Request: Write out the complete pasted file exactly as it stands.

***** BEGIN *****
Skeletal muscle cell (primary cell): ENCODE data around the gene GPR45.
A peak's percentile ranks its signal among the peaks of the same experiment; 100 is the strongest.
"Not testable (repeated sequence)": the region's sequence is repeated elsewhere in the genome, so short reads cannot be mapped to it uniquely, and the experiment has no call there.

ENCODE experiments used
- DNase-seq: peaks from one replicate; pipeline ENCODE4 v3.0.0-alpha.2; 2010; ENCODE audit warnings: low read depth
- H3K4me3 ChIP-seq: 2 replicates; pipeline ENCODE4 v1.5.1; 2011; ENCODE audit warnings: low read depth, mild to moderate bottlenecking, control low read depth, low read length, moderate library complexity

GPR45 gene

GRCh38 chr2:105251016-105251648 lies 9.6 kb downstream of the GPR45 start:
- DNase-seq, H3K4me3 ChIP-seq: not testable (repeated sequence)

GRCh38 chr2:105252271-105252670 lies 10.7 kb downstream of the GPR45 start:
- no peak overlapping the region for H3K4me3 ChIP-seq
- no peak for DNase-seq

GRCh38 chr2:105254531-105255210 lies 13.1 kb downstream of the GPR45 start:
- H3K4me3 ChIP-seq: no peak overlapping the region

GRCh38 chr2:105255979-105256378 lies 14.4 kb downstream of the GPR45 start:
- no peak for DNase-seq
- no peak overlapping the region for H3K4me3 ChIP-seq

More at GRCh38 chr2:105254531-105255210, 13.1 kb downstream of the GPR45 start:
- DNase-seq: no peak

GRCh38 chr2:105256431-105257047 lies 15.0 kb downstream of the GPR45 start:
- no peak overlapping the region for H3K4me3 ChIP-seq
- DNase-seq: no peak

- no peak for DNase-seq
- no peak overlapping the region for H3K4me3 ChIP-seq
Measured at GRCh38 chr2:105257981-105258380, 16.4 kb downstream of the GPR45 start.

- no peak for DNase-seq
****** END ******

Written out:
Skeletal muscle cell (primary cell): ENCODE data around the gene GPR45.
A peak's percentile ranks its signal among the peaks of the same experiment; 100 is the strongest.
"Not testable (repeated sequence)": the region's sequence is repeated elsewhere in the genome, so short reads cannot be mapped to it uniquely, and the experiment has no call there.

ENCODE experiments used
- DNase-seq: peaks from one replicate; pipeline ENCODE4 v3.0.0-alpha.2; 2010; ENCODE audit warnings: low read depth
- H3K4me3 ChIP-seq: 2 replicates; pipeline ENCODE4 v1.5.1; 2011; ENCODE audit warnings: low read depth, mild to moderate bottlenecking, control low read depth, low read length, moderate library complexity

GPR45 gene

GRCh38 chr2:105251016-105251648 lies 9.6 kb downstream of the GPR45 start:
- DNase-seq, H3K4me3 ChIP-seq: not testable (repeated sequence)

GRCh38 chr2:105252271-105252670 lies 10.7 kb downstream of the GPR45 start:
- no peak overlapping the region for H3K4me3 ChIP-seq
- no peak for DNase-seq

GRCh38 chr2:105254531-105255210 lies 13.1 kb downstream of the GPR45 start:
- H3K4me3 ChIP-seq: no peak overlapping the region

GRCh38 chr2:105255979-105256378 lies 14.4 kb downstream of the GPR45 start:
- no peak for DNase-seq
- no peak overlapping the region for H3K4me3 ChIP-seq

More at GRCh38 chr2:105254531-105255210, 13.1 kb downstream of the GPR45 start:
- DNase-seq: no peak

GRCh38 chr2:105256431-105257047 lies 15.0 kb downstream of the GPR45 start:
- no peak overlapping the region for H3K4me3 ChIP-seq
- DNase-seq: no peak

- no peak for DNase-seq
- no peak overlapping the region for H3K4me3 ChIP-seq
Measured at GRCh38 chr2:105257981-105258380, 16.4 kb downstream of the GPR45 start.

- no peak for DNase-seq